Credits for private educational services. "We will expand our current learning credential program to better recognize learning that takes place outside of the classroom – like arts, sports, science and leadership programs – so that students are fairly acknowledged for this work." This could have a significant impact on teachers in the arts, science and leadership. Already, students can receive public school credit for private courses (such as Royal Conservatory of Music, for example). If the number of credit opportunities expand by allowing more private educational services to count as credit courses, there will be a loss of jobs and funding in these areas.

Increased Ministry control over professional development. "We will work with our education partners to make sure that Professional Development days are used to enhance educators’ knowledge base and professional expertise. It is important that teachers are able to refresh and develop new practices throughout their careers by participating in professional learning opportunities. On Professional Development days, parents make alternative arrangements for their children and they need to be assured that these days are used as intended." This entire paragraph is about not trusting teachers to control their professional development. The unspoken words are that teachers do not enhance our knowledge and we do not develop, because we do not use our professional development days "as intended". In other documents, the Ministry has referred to the need to "align" our professional development with Ministry and student needs. It is possible that underlying this is an intent to legislate that all PD days are Ministry directed topics and mandatory. This would effectively end self-directed professional development. It suggests that there is no role for the professional in directing their learning based on their own evaluation of their needs, but rather need to spend all professional development days only in "alignment" with Ministry initiatives. It undermines the professionalism of teaching and would mean there was no time for teachers to focus on professional learning specific to their own teaching position.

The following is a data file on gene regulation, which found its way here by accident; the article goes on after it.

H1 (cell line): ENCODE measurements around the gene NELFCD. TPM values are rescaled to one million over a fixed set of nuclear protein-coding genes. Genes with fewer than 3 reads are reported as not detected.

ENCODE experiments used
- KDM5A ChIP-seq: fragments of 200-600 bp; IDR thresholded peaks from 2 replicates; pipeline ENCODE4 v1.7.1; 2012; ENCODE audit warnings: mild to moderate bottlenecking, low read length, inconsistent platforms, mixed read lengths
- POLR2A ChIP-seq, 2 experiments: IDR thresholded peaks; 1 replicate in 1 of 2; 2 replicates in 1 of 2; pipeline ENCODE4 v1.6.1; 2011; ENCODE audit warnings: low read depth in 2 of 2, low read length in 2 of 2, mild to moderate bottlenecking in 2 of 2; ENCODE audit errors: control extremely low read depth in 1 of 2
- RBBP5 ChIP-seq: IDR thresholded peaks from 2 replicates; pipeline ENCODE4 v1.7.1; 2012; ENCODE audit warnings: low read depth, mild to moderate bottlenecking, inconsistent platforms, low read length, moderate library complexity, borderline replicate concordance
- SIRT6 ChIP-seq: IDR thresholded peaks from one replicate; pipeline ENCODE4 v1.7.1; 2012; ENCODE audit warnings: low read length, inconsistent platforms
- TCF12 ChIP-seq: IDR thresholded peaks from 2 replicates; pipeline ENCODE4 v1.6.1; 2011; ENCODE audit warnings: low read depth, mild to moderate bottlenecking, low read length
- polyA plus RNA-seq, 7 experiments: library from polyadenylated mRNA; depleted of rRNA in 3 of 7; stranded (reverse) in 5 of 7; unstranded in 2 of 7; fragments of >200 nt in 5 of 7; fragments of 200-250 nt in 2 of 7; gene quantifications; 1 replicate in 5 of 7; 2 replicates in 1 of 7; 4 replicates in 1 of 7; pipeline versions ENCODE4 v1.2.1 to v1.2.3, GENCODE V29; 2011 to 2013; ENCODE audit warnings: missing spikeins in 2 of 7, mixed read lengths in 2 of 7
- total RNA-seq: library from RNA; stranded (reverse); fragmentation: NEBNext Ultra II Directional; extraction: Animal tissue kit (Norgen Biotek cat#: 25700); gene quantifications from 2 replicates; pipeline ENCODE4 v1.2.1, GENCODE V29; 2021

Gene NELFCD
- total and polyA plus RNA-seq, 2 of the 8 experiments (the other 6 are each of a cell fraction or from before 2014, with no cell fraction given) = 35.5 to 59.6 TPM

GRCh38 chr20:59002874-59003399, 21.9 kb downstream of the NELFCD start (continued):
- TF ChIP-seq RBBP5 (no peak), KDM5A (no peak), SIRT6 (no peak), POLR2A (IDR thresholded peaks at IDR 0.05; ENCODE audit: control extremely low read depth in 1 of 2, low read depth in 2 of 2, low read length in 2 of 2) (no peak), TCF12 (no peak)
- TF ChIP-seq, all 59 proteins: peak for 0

Remember the last time the words "flexibility" and "choice" were used? Our Collective Agreement was stripped, and this "flexibility" led to a situation in my school where by 2005 every single PE class had over 40 students. The "plan" envisions flexibility for the school calendar, the school day, school location, and schooling at school or at home. It openly envisions an increase in online and 'blended' learning. Why? Case loads for distributed learning classes are much, much higher than class sizes for 'face to face' learning. This means you need fewer teachers and there is cost savings. There may be merit in some of these ideas, but I don't trust a government whose primary goal is to spend no money. "Flexibility" often means "remove minimum standards".

The timing of the announcement was also important. This will act as a distraction from the issues that teachers have brought forward as issues of critical importance to improving schools - namely adequate funding, smaller classes, more learning specialists/teacher librarians/special education teachers, adequate resources for students with special needs and improved class composition. It is also a diversion from what teachers have put on the bargaining table to improve teaching and learning: class size/composition, competitive salaries and benefits and increased preparation time.

I very much liked the response by three Vancouver Trustees posted on Facebook here: